Category Archives: Papers

Author post: A hybrid SNP/qPCR approach for large scale association testing in KIR

SNP arrays are a great way of cheaply genotyping a large number of individuals for genome-wide association studies.

This is what you expect a typical SNP to look like:


There are three clearly distinguishable clusters representing the three possible genotypes at that locus (TT, TC and CC).

But some SNPs look like this:


What is going on here?

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Increased IFN signalling is a risk factor for the development of the first autoimmune events in T1D

Our group has a manuscript just out in Diabetes in which we have investigated the role of type 1 interferon signalling in the pathogenesis of the autoimmune disease T1D. The work was led by Ricardo Ferreira and Hui Guo. Type 1 interferon (IFN) signalling is a evolutionarily conserved biological pathway that plays a major role in the defense against viral infections. Every mammal expresses IFN genes and birds, amphibians and fish also express functionally homologous molecules. However, a side effect of the IFN responses is that they can also cause bystander tissue damage and can also lead to the activation of an autoimmune response. In fact, in humans chronically activated IFN signalling has been recently implicated in the aetiology of several systemic autoimmune diseases such as systemic lupus erythematosus (SLE) or vasculitis. Importantly, in T1D, genetic evidence from genome-wide association studies has pointed to an important role of this biological pathway in this disease, including the identification of IFIH1, a major sensor of viral infections, as a susceptibility gene.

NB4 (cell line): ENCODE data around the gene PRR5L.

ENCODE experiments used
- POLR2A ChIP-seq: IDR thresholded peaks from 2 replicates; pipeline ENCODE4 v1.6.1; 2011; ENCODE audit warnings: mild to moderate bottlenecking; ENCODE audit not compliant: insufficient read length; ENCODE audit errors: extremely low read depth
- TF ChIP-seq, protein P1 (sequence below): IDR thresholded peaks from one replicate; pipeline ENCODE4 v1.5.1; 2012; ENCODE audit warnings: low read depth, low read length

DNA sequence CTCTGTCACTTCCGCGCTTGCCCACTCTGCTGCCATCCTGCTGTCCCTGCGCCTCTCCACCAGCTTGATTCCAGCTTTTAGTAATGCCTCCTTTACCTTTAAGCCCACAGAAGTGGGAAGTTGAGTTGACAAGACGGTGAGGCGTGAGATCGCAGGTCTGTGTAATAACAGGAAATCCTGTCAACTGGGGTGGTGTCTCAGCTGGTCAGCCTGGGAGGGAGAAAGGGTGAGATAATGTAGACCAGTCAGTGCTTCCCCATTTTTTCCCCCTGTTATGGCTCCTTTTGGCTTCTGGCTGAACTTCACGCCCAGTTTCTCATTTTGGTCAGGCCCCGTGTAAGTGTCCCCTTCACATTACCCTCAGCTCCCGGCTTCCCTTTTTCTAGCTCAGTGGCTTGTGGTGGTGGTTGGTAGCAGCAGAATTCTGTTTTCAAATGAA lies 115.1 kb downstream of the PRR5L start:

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Another colocalisation paper

I am a co-author on another paper about colocalisation posted on arXiv. It’s a novel approach, using Bayesian inference based on Approximate Bayes Factors derived from p values, making colocalisation testing much more practical when data is not often as open access as claimed. My co-author, Vincent Plagnol, has written a nice post about it on Haldane’s Sieve. The software to conduct these tests is in the coloc package, v2.0 now available on CRAN.

New paper on colocalisation testing

We have a new paper on arXiv detailing some work on colocalisation analysis, a method to determine whether two traits share a common causal variant. This is of interest in autoimmune disease genetics as the associated loci of so many autoimmune diseases overlap 1, but, for some genes, it appears the causal variants are distinct. It is also relevant for integrating disease association and eQTL data, to understand whether association of a disease to a particular locus is mediated by a variant’s effect on expression of a specific gene, possibly in a specific tissue.

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